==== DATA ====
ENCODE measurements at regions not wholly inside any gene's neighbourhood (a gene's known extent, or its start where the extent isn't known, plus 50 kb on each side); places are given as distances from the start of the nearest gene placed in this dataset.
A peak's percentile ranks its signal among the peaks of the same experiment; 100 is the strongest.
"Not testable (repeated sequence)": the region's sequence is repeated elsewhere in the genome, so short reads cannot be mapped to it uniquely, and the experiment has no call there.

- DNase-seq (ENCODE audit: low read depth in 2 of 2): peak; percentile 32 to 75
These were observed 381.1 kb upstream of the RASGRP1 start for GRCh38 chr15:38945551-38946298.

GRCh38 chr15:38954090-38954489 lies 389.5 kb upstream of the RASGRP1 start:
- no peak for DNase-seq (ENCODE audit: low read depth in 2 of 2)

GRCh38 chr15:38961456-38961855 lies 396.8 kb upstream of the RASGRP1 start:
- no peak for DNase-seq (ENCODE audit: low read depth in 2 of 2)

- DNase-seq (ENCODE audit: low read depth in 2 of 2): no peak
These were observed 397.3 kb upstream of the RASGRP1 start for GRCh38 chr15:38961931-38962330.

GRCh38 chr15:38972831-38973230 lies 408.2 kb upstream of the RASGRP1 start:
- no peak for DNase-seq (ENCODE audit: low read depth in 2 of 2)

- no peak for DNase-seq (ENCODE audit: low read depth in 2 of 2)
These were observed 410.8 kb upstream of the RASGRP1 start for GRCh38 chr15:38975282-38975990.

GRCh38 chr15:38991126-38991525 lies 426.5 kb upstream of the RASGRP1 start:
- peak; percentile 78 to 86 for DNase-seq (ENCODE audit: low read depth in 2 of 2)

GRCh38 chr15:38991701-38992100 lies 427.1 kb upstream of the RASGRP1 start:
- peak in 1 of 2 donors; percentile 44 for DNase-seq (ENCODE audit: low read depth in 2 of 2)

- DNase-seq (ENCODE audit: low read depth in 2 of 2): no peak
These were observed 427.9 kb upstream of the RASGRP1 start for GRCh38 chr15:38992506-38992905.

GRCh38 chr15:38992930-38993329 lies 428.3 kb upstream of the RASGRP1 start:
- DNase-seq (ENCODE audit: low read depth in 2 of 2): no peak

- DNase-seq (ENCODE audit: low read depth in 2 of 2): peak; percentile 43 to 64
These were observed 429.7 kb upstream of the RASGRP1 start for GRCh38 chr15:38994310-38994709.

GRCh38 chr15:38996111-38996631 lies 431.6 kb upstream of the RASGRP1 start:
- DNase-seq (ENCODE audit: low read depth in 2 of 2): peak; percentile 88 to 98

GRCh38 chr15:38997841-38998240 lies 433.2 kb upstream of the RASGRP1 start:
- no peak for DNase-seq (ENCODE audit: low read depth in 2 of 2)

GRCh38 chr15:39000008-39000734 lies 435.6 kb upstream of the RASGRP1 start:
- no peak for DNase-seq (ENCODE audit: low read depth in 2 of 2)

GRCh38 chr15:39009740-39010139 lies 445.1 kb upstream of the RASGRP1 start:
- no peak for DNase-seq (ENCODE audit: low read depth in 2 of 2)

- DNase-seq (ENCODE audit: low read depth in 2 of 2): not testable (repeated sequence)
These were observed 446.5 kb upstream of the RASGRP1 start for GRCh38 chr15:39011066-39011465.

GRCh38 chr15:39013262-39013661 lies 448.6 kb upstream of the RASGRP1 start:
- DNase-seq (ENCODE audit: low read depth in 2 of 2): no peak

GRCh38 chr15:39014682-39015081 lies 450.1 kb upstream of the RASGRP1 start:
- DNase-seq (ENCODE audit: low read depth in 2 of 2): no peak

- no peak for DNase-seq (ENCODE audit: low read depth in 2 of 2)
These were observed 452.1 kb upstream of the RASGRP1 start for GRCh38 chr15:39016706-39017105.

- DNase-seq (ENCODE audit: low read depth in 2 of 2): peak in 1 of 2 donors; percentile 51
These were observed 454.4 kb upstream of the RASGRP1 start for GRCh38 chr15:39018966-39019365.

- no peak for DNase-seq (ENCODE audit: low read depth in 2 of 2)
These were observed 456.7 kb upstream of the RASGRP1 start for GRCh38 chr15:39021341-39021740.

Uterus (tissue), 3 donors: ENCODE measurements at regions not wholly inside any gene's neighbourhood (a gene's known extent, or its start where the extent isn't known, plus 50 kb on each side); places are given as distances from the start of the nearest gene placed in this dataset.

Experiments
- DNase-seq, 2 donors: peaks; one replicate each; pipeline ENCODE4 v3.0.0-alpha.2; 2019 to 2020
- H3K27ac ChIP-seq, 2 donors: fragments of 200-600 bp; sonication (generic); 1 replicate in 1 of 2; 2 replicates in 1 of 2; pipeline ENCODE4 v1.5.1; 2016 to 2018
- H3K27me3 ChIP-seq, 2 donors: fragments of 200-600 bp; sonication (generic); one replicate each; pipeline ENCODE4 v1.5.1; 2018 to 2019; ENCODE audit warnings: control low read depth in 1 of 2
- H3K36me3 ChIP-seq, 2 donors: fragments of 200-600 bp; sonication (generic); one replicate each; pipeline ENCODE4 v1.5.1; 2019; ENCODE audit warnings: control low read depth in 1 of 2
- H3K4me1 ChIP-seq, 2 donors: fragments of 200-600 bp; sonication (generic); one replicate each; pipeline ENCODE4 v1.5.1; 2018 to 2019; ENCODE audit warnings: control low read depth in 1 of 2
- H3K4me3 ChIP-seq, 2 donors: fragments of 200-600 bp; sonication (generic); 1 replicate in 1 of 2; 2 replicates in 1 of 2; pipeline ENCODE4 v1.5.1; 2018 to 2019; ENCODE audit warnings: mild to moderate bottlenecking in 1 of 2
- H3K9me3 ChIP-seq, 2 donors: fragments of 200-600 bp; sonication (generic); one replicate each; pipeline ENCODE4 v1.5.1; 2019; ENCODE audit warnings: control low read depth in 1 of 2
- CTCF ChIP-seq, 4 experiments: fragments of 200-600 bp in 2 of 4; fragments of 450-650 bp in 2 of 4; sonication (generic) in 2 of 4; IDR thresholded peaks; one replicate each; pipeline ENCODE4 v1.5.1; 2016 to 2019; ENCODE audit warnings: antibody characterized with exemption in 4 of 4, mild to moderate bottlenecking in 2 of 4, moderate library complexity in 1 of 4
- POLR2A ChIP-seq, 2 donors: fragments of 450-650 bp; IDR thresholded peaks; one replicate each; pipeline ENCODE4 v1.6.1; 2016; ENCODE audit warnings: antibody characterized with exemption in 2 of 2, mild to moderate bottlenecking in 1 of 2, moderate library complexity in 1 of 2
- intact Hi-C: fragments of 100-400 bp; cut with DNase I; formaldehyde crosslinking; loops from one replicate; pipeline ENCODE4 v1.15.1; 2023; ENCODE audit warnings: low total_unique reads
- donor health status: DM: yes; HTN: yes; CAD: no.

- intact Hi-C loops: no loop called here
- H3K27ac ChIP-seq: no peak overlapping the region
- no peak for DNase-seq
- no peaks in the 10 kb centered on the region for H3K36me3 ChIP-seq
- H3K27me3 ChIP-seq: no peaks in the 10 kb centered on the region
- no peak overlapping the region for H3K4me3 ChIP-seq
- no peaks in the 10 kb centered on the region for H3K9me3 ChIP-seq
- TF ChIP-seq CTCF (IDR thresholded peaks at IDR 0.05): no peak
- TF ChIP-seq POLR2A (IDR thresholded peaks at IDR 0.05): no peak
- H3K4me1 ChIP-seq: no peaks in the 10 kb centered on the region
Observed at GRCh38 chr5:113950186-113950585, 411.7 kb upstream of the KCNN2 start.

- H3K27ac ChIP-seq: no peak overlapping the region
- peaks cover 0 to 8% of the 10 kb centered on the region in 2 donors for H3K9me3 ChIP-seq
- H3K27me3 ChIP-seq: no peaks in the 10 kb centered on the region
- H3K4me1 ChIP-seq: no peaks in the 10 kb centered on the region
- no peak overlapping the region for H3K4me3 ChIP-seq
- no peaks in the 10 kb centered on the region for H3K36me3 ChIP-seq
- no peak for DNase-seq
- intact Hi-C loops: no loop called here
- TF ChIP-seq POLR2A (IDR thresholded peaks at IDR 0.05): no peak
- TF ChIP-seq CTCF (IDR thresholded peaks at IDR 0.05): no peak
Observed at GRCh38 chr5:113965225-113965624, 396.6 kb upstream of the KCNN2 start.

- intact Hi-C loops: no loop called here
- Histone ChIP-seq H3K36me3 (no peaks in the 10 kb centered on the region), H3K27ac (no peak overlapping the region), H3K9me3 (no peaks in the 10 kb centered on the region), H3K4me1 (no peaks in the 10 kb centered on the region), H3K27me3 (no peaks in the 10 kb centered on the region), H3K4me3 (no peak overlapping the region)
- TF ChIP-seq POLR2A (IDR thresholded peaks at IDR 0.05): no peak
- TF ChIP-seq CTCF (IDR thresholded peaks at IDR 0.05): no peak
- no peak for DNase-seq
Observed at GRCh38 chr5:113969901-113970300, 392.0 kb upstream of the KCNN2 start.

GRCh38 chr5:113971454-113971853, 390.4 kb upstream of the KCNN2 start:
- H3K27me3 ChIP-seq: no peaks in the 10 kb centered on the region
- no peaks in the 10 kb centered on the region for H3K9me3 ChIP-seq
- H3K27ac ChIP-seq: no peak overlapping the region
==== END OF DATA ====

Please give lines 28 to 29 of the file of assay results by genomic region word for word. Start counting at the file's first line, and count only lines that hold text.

GRCh38 chr15:38997841-38998240 lies 433.2 kb upstream of the RASGRP1 start:
- no peak for DNase-seq (ENCODE audit: low read depth in 2 of 2)